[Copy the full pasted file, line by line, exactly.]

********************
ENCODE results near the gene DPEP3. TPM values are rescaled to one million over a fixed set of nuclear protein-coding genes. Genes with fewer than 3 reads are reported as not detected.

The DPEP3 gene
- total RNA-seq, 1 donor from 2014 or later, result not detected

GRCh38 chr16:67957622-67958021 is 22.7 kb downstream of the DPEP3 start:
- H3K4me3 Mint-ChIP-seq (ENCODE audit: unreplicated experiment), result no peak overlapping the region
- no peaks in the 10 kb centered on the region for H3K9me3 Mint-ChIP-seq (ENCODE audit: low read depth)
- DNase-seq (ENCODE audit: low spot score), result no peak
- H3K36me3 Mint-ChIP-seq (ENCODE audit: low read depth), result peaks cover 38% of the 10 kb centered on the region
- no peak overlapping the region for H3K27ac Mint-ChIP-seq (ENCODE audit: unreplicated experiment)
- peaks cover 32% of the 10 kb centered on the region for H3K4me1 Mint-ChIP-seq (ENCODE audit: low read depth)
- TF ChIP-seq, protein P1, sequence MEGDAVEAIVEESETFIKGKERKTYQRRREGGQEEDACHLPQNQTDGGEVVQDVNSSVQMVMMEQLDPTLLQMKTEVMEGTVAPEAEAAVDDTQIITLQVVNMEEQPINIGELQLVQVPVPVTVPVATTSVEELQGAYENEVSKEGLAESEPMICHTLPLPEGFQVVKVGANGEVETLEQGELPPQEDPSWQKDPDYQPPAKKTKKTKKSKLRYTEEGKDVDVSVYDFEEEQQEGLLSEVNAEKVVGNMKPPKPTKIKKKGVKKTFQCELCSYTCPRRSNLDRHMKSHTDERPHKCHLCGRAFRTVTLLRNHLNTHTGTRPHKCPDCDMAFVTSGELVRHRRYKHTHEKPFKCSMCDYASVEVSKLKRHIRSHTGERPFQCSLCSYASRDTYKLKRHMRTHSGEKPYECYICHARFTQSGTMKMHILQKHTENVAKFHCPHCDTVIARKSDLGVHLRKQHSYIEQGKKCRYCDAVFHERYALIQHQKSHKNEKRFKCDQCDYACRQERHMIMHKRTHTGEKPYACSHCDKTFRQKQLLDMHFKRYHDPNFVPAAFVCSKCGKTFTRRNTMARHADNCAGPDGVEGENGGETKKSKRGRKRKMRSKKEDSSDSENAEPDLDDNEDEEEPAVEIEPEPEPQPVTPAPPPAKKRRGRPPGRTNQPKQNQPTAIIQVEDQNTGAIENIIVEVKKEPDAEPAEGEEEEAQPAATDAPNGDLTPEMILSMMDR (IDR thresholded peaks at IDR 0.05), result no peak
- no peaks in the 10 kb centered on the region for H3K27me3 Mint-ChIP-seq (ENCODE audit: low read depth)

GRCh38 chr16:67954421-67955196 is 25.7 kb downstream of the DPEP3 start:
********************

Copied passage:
ENCODE results near the gene DPEP3. TPM values are rescaled to one million over a fixed set of nuclear protein-coding genes. Genes with fewer than 3 reads are reported as not detected.

The DPEP3 gene
- total RNA-seq, 1 donor from 2014 or later, result not detected

GRCh38 chr16:67957622-67958021 is 22.7 kb downstream of the DPEP3 start:
- H3K4me3 Mint-ChIP-seq (ENCODE audit: unreplicated experiment), result no peak overlapping the region
- no peaks in the 10 kb centered on the region for H3K9me3 Mint-ChIP-seq (ENCODE audit: low read depth)
- DNase-seq (ENCODE audit: low spot score), result no peak
- H3K36me3 Mint-ChIP-seq (ENCODE audit: low read depth), result peaks cover 38% of the 10 kb centered on the region
- no peak overlapping the region for H3K27ac Mint-ChIP-seq (ENCODE audit: unreplicated experiment)
- peaks cover 32% of the 10 kb centered on the region for H3K4me1 Mint-ChIP-seq (ENCODE audit: low read depth)
- TF ChIP-seq, protein P1, sequence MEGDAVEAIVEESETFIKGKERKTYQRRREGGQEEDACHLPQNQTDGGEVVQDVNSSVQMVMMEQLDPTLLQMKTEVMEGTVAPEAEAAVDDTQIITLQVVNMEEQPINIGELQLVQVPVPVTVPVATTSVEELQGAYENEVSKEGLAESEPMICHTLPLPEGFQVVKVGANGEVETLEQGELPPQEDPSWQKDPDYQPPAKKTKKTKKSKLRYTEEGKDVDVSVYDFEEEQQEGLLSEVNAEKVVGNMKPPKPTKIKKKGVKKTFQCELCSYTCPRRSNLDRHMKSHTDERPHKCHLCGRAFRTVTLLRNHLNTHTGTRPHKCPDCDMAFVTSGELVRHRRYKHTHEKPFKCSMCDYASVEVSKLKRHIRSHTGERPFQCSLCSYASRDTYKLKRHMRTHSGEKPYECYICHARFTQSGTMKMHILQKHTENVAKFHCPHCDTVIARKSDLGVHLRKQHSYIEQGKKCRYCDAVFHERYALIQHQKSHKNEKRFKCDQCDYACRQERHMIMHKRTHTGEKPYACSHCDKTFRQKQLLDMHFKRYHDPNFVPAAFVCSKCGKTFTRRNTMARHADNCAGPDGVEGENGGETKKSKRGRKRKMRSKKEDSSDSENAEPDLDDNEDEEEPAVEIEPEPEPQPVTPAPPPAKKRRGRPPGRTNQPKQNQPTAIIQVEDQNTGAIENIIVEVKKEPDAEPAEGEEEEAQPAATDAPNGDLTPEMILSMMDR (IDR thresholded peaks at IDR 0.05), result no peak
- no peaks in the 10 kb centered on the region for H3K27me3 Mint-ChIP-seq (ENCODE audit: low read depth)

GRCh38 chr16:67954421-67955196 is 25.7 kb downstream of the DPEP3 start: